I’m also sharing space with Weenerware.


Additional jewelry is provided by Flight Feather Studio, Sheronna Williamson, and Handcrafted by Hedda.


There is pottery by a mystery artist.


The walls are adorned with art work by Rob Hogan, Jessica Lucas, Laura Luisa Cowell and others.


Karen Heuter creates lovely dolls with twists on old and recent folk tales.


Henia Flynn offers prints and greeting cards.


The regular retail hours of Blue Buddha Boutique are Thursday through Friday from 10 am to 7 pm, Saturday 11 am to 5 pm, and Sunday 11 am to 4 pm.


You will find us taking turns booth sitting, and you will catch me there this coming Saturday, October 17 from 11 to 3.


This is what you’ll find from me this month, but I plan on swapping items out in November, so if something strikes your fancy, claim it now.


Edgewater Artists in Motion (EAIM) started in 2009 with the goal of placing original art work in vacant properties and other vacant locations, fueled by the mission to enhance Edgewater’s appeal as a vibrant, pedestrian friendly, commercial district while assisting existing businesses and attracting new business.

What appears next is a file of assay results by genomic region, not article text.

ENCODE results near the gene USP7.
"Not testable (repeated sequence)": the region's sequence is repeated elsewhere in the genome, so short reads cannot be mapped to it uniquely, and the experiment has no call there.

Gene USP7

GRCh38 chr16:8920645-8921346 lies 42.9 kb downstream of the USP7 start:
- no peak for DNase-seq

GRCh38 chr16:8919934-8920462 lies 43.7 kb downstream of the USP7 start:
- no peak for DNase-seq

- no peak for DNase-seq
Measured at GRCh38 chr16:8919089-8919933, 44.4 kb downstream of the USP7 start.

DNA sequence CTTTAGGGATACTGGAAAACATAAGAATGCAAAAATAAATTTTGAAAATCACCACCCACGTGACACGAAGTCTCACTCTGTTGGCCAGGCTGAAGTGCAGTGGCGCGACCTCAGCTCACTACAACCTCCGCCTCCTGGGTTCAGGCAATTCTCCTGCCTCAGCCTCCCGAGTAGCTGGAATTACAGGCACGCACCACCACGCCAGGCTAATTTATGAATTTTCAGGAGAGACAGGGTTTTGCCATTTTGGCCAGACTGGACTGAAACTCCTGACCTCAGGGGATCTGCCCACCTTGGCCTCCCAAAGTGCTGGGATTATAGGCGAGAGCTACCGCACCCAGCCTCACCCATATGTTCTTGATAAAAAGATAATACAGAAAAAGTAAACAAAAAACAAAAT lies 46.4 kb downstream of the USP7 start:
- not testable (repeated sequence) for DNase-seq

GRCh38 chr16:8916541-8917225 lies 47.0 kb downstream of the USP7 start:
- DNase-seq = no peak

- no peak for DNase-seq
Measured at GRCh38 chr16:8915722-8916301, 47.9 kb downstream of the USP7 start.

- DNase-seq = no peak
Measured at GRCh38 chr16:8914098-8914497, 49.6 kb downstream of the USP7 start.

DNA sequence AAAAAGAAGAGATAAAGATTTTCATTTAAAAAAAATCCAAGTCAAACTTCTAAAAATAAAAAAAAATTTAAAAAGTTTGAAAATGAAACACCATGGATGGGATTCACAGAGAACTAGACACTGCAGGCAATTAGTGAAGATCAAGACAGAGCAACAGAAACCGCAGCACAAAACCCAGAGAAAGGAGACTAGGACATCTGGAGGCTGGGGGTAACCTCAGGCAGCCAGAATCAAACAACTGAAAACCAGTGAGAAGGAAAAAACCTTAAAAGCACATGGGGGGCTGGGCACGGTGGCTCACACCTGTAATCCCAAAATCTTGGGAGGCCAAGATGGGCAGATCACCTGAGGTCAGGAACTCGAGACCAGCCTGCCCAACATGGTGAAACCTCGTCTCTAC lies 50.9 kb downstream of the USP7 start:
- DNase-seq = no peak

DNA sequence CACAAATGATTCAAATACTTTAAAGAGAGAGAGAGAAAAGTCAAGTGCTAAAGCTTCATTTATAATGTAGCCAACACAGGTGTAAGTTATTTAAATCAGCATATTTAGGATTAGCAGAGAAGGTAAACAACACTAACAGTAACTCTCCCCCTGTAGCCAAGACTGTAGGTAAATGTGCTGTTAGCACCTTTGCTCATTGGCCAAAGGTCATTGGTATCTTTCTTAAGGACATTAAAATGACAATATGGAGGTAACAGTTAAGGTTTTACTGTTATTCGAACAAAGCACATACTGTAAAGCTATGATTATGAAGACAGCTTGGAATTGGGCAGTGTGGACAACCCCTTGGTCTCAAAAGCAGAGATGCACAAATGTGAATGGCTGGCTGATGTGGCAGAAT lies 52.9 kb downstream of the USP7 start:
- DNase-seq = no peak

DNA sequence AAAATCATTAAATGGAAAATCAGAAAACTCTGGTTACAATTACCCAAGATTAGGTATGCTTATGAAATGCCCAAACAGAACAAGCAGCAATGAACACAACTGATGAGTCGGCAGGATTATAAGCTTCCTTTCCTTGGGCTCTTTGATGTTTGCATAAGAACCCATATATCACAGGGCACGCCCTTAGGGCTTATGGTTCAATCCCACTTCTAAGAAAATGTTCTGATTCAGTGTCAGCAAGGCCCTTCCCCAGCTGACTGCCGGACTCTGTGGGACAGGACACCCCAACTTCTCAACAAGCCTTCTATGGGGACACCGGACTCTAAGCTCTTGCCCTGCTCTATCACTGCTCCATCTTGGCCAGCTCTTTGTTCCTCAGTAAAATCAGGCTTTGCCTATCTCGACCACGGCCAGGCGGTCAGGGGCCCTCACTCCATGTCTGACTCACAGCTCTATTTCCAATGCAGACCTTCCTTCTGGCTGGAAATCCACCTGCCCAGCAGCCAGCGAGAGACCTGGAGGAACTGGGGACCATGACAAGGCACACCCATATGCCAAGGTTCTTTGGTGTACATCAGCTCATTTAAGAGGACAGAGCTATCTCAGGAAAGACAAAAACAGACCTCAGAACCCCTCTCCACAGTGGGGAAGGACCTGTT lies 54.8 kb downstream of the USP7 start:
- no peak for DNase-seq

In giving artists the opportunity to show their creations and contribute to the development of the community, EAIM hopes to establish Edgewater as one of the premier artistic destinations in Chicago.


Blue Buddha Boutique is located at 1127 W Granville Ave in Chicago. We learned the story of its inception during our grand opening, but that is a blog post for another day…


Stay tuned for additional events in conjunction with this three-month pop-up!


Lady Lepidopterists

“Amongst the earliest known entomologists
were women of rank, wealth and fashion
who reared butterflies,
painted them and embroidered their images on cloth.”
~ Michael A. Salmon, The Aurelian Legacy